Get Your Goal

I sat in my car, parked in what appeared to be an endless blacktop parking lot. Multiple brick buildings of the Garmin HQ campus yawned up into the grey dusk. I sipped a cup of terrible hotel coffee swill and watched as all around me, runners of every stripe emerged from their own cars, stretching legs and arms up into the promise. 

I just wanted a few minutes. Starting lines are chaotic and loud. Once you line up, it’s hard to get into a quiet mental place, and that’s where I needed to be. I had things to do. I didn’t want to chit chat with people until I had set my mind right. I reviewed my homemade pace chart. I sipped more swill. I added a few albums to my place list and untangled my headphones. When I finally emerged from my car, I was ready. 

At the starting line, I ran into some friends, but I carefully tuned out the race day chatter of strangers; everyone around me had a goal, but I needed to stay focused on mine. I avoided, also, the pacers. I kinow. I know. They’re supposed to be helpful, but really, these peopole with their boucning balloons stress me out. I don’t want to commit to a group of people I didn’t know. 

The race began. I fell along side a half marathon pacer, and knew that while she was good, I would be happy to not hear her voice anymore when the courses separated. I followed my plan to the letter for the first  miles, and then, the what-ifs ganged up on me. 

What if the hills are too big? What if I did go out too fast? What if I don’t hit this goal I had set? I didn’t want to start and finish another marathon far slower than I knew I could. I didn’t want to fail. I remembered what my coach had said:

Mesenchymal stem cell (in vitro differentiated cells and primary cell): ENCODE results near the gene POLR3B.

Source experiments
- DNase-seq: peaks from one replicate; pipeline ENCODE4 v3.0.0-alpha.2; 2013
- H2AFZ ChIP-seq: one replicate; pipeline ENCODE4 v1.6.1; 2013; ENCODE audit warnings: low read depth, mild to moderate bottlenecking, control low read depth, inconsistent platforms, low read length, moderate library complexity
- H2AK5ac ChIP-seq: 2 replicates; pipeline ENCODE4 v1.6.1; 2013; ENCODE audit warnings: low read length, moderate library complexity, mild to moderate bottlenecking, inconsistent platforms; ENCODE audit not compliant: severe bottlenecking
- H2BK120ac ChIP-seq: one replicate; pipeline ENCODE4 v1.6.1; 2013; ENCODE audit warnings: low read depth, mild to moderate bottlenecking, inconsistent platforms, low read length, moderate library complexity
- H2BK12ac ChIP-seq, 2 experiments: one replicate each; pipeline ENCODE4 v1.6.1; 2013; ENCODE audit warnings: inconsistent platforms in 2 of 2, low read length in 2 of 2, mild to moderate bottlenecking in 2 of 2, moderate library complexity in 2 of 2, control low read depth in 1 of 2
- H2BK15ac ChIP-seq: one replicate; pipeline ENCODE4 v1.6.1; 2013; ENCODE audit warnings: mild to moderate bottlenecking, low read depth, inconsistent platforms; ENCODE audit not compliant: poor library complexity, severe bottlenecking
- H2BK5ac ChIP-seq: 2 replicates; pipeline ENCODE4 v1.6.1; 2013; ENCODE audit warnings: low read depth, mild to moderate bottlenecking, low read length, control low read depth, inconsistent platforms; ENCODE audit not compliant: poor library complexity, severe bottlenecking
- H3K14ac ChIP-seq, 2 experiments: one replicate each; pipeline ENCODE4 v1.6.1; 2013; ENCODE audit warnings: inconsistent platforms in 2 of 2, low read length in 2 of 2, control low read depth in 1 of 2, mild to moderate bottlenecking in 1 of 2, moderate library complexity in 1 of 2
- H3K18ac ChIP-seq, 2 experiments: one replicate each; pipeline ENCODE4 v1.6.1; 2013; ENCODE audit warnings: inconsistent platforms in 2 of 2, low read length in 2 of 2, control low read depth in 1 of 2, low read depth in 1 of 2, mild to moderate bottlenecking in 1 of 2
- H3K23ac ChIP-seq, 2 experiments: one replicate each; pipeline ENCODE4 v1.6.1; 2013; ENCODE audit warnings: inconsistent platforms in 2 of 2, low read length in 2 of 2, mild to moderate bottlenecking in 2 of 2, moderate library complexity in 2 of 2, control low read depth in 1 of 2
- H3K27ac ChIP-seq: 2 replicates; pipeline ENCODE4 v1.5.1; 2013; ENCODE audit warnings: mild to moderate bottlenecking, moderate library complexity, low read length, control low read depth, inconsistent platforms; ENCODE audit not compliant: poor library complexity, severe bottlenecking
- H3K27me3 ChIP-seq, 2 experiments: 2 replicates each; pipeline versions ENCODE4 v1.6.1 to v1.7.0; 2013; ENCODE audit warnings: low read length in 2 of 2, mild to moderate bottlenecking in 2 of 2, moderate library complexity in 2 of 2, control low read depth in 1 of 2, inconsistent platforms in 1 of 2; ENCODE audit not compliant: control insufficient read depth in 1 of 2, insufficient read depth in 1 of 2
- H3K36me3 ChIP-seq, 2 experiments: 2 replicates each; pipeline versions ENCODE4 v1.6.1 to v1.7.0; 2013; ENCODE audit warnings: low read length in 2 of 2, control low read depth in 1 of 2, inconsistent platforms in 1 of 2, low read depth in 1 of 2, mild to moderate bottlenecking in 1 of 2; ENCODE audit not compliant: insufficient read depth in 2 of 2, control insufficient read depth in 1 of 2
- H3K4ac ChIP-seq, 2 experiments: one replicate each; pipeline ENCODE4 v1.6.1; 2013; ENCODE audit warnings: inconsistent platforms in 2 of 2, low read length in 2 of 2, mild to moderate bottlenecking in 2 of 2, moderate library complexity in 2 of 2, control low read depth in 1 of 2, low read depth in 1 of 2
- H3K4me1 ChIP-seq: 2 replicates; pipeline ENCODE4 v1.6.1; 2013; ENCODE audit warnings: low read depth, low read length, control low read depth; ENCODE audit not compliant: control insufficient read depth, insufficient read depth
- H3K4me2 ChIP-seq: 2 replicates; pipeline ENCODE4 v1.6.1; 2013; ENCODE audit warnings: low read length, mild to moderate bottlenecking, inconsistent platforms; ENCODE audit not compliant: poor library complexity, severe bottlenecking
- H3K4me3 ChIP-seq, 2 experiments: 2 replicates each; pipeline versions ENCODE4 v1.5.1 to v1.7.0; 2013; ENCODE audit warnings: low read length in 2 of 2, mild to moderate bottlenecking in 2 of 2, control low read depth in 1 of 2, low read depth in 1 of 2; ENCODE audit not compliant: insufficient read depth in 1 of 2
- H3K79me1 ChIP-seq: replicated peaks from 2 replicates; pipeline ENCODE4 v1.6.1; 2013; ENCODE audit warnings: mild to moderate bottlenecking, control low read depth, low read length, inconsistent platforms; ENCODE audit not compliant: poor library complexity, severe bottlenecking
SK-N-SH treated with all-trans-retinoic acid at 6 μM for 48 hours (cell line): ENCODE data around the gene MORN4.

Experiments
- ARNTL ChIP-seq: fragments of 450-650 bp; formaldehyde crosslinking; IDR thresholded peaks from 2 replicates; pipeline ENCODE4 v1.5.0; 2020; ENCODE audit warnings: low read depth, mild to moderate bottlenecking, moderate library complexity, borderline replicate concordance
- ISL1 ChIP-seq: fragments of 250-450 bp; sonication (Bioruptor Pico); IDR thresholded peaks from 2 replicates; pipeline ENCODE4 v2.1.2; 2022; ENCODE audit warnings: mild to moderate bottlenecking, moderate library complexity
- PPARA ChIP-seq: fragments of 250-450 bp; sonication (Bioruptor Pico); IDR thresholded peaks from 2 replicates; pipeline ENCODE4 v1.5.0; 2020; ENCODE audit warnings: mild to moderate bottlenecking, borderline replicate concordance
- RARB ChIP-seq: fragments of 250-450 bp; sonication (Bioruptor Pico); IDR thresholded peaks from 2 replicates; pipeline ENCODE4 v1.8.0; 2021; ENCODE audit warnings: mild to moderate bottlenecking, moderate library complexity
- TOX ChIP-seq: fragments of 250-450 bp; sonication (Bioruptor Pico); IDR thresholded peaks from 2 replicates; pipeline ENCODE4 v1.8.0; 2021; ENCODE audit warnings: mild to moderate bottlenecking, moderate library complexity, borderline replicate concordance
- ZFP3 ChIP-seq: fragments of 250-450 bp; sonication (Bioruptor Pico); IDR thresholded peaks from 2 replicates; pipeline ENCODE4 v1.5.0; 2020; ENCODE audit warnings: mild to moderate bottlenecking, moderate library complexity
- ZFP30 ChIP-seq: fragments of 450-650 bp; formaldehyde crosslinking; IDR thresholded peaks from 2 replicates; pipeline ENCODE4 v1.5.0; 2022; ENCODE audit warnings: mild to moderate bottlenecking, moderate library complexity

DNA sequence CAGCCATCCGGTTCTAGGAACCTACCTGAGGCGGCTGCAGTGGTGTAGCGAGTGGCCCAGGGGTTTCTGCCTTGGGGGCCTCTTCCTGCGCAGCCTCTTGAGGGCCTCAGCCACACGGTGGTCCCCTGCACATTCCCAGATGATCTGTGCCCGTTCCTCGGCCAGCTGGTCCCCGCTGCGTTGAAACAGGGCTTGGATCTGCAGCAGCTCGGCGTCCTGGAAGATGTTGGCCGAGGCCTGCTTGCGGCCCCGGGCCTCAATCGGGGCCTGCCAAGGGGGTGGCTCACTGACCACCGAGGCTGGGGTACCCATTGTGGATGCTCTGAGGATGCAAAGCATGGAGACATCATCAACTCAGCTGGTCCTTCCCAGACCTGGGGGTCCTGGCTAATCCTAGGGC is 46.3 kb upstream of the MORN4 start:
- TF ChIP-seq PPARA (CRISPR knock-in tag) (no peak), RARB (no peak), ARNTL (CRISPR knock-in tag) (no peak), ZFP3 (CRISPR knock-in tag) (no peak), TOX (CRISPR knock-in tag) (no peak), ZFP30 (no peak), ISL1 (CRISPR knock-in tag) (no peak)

You’re either strong or you’re not. You decide. 

In my real life, when I’m not on the marathon course and I find myself up against a major stressor, I use a trick I learned a long time ago. I remember the facts.

The facts, such as they were: I had done the training, and there was nothing to fear. 

It would be a lie to say that was that. Twice, I felt a very real and tangible panic rising in my gut, like bile and failure. And twice, I pushed that aside, took some deep breaths 

  and pushed on. The race was difficult, with rain and mud and puddles slowing me at times. 

But finally, the moment arrived. The numbers on my watch could not possibly lie. I was going to hit very close to my goal, if I just kept going, and so I did. Near the end, I spotted a friend and chased her. When I caught her, I made the next water stop my rabbit. Then the next curve in the road. Then, lo and behold, the finish line.

The time on the clock showed a personal best. When I heard the announcer, I smiled a giant goofy grin. I waved at the crowd as if they were there just for me. Another surge of wild emotion rose in me and I thought I might cry. I’m still coasting on that high. I arrived at one of my top three goals, and what I know now, with empiral data, is that I can hit another one. 

The hills were not too steep. My training was not lacking. I was not weak. I am strong. 

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